The Not Such Good Life – Potato Woes

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Everything was going really well in the vegetable garden until it became clear that anything that we grow to eat something else as its eye on as well and is determined to get in first.

Blackfly on the Broad Beans were easily dealt with and a mouse nibbling off the pea shoots was efficiently dispatched but you just can’t see what is going on underground and almost our entire crop of potatoes has been destroyed by a critter that I had never heard of before – the wireworm.

I began the harvest just about a week ago and noticed curious holes in the tubers which under further investigation led to maggoty creatures inside and brown rot.  Everything destroyed and I know how the Irish felt now in the potato blight and famine of the 1840s.  Kim has had to go to the supermarket to get alternative supplies.  I was looking forward to at least a month of home grown produce but it is not to be.

Now I am worried about the beetroot and the carrots.

This is the total crop that I was able to salvage, not a great return on three months work…

Potatoes

Hopefully nothing is going to take a liking to the runner beans but at least they are above ground and I can see what is going on.

31 responses to “The Not Such Good Life – Potato Woes

  1. Ah, the circle of life.

    . . . although, I think you’re doing a bit better than the Irish in the 1840s . . . no supermarkets system of distribution back then.

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  2. Bloody hell, same with mine! No doubt it’s a Brexit effect, those bloody EU Bureacrats get everywhere, probably failed to water them to a correct depth! Unless it’s The Corbyn virus!

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  3. Cabbages have run riot though, probably the Farage Effect 😂

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  4. You have to get a better technique on bios, taste better they are better just more work/ And then share some , me no good at that.

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  5. Oh, rotten luck, Andrew

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  6. We gave up on carrots – full of carrot fly tunnels. Thought about doing them in a tub as I’ve read the flies fly along the ground and tubs fool them. Sparrows, the chirpy little b*****ds, eat pea shoots and lettuce (they have very healthy eating habits here) and the cat prefers chasing frogs. Beetroots grow full of fibrous knots. We do get decent potatoes in a tub made out of half an old water butt, but in the ground they take up too much room and some always escape and come up again the following year where you don’t want them. Just once we had some decent cucumbers and one football of a cabbage. So this year we’ve only bothered with tomatoes, runnner beans and courgettes, all looking good.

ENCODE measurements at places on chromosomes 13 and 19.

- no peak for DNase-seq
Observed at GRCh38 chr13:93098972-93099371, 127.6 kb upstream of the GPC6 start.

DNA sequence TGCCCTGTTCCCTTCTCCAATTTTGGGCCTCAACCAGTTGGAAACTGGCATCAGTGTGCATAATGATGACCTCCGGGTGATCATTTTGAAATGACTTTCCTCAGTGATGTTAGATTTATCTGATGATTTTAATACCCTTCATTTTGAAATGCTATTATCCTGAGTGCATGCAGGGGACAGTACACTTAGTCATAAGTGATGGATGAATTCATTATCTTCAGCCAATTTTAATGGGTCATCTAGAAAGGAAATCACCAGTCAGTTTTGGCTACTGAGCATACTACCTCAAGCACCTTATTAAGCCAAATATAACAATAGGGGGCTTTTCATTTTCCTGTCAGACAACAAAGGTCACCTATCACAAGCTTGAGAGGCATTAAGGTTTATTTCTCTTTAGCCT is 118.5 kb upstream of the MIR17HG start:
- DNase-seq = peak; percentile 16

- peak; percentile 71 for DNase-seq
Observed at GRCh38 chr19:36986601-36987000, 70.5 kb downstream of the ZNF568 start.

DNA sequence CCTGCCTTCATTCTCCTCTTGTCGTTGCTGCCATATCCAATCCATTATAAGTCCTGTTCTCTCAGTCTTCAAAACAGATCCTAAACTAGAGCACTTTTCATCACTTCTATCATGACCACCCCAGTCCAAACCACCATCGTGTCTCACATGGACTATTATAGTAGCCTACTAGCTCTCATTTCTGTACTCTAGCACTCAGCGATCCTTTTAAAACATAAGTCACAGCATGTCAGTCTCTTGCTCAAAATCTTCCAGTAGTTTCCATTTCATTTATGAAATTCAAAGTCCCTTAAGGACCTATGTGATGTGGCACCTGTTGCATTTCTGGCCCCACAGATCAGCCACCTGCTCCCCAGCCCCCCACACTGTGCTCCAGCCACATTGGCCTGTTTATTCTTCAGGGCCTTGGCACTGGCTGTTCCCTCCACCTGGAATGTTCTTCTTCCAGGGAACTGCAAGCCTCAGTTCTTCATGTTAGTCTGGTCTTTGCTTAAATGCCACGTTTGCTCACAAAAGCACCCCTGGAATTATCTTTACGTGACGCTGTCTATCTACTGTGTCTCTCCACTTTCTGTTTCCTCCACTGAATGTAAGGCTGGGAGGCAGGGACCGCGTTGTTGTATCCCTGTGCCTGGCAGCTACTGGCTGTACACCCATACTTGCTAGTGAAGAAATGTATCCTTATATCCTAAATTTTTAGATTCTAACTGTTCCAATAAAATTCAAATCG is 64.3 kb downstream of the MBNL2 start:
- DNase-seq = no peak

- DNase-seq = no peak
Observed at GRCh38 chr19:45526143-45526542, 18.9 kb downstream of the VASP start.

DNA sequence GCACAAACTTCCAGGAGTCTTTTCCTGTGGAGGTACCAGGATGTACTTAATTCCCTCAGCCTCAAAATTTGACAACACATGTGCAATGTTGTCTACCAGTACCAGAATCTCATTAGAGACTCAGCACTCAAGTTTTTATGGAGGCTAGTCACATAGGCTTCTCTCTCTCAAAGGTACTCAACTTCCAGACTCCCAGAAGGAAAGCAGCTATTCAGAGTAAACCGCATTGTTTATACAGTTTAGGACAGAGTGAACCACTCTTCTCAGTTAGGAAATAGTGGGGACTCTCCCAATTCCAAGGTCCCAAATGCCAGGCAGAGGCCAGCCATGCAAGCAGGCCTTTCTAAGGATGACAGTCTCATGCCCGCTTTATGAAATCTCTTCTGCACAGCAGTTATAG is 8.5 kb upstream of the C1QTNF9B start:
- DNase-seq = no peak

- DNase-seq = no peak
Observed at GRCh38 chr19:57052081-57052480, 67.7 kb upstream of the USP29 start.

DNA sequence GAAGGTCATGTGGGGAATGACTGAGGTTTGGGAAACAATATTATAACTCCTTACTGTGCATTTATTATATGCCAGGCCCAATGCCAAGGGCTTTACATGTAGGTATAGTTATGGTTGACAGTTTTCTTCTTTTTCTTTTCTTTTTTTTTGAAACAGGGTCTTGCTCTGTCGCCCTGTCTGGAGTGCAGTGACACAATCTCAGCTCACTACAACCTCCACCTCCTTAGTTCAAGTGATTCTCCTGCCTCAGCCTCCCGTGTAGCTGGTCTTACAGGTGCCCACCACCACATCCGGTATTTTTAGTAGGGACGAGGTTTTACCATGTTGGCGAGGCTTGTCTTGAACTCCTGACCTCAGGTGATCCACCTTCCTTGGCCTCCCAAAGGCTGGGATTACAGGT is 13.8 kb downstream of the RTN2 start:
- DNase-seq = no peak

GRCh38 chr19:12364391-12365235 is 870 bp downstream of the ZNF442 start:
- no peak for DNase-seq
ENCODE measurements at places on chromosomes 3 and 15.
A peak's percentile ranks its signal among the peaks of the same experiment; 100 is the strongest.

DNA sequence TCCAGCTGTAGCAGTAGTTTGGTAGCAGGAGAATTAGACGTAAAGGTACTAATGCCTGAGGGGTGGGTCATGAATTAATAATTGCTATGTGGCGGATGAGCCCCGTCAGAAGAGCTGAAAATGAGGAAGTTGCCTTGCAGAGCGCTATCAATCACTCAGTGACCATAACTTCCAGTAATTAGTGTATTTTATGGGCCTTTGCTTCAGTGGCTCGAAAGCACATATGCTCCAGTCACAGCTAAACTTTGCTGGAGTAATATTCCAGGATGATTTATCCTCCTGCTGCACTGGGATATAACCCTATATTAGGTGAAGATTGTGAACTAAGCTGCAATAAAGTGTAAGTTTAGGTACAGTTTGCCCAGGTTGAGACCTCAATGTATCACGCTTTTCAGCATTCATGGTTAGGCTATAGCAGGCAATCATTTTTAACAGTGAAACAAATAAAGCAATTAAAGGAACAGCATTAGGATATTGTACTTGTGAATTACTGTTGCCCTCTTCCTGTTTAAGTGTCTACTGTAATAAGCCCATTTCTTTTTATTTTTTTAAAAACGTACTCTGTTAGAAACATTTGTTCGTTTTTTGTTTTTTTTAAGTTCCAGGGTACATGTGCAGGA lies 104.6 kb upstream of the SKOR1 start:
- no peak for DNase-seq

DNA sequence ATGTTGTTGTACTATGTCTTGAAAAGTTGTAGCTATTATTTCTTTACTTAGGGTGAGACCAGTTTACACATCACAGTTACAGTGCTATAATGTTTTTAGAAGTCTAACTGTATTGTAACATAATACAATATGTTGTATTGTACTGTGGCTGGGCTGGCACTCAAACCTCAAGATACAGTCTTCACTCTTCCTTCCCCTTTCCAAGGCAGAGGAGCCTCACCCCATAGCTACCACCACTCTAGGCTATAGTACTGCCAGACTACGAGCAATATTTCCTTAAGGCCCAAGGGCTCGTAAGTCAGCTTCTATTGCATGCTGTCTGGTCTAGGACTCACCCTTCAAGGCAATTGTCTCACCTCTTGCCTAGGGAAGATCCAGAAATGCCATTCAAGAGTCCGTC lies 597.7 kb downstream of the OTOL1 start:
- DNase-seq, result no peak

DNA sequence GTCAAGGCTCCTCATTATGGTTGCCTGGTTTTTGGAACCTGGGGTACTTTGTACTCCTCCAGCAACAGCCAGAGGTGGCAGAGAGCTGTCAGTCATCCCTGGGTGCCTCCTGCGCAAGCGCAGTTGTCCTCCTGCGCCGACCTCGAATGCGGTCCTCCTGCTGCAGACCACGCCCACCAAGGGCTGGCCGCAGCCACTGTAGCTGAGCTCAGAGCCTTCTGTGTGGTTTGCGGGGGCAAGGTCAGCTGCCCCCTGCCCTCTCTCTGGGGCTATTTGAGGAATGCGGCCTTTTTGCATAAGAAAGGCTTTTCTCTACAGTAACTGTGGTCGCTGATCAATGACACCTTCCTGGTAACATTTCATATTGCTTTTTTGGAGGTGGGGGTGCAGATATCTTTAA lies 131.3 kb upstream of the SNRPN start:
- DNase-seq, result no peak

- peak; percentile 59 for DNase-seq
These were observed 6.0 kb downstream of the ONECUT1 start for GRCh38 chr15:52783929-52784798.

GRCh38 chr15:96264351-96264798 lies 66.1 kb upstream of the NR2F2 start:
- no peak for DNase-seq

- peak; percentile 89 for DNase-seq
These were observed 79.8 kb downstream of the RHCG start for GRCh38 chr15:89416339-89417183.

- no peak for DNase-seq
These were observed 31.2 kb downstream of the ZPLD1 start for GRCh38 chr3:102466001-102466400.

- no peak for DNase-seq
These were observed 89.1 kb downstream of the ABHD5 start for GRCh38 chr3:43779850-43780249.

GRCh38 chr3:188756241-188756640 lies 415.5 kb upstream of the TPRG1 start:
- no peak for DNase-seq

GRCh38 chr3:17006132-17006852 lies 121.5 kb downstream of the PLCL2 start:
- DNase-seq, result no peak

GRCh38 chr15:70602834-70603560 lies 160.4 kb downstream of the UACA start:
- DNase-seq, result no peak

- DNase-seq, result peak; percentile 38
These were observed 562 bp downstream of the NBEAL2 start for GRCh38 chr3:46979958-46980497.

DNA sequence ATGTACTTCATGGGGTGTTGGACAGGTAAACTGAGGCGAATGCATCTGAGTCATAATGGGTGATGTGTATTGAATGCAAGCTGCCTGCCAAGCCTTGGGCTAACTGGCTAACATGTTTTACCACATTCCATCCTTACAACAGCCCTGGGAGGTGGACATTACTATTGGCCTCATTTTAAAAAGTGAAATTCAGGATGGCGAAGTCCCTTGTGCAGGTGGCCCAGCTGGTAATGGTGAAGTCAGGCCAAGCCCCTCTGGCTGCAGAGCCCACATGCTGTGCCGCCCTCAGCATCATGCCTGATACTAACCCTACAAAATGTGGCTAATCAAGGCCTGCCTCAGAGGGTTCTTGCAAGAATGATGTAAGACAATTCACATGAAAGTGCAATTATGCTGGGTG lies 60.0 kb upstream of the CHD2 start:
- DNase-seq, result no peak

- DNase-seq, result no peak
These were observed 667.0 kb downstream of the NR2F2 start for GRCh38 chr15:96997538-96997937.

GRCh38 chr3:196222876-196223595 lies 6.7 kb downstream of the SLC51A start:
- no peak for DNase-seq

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  7. Oh dear! There must be a deterrent?

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  8. Ouch! Broad beans are the simplest to grow. but a bit of research from local gardeners mightn’t be a waste of time. – Ot you could forget about farming and go on a visit to Spain.

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  9. I’ve never heard of wireworm either. What a dreadful shame.

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  10. “Ooh, nasty” says Jackie – I concur

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    • Horrible things Derrick. Apparently they are a problem in a new vegetable patch where they have been living undisturbed for several years. Ours is a new vegetable patch. The way to combat them is to keep the soil well cultivated and dug over so that the birds can find the larvae.
      We have lost an estimated 30lbs of potatoes which would have lasted us for a good few weeks but there is some compensation in the pea and bean yields.

      Liked by 1 person

  11. I planted 50 once and got zero return so I don’t do potatoes any more.. Only what I can see.. 😉

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  12. ‘Penny a pound Best King Edwards’, Used to be heard often when I was a lad, and the new potatoes were to die for, Australian potatoes are not the worlds greatest

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  13. What a disappointment! I hope your beets and carrots fare better.

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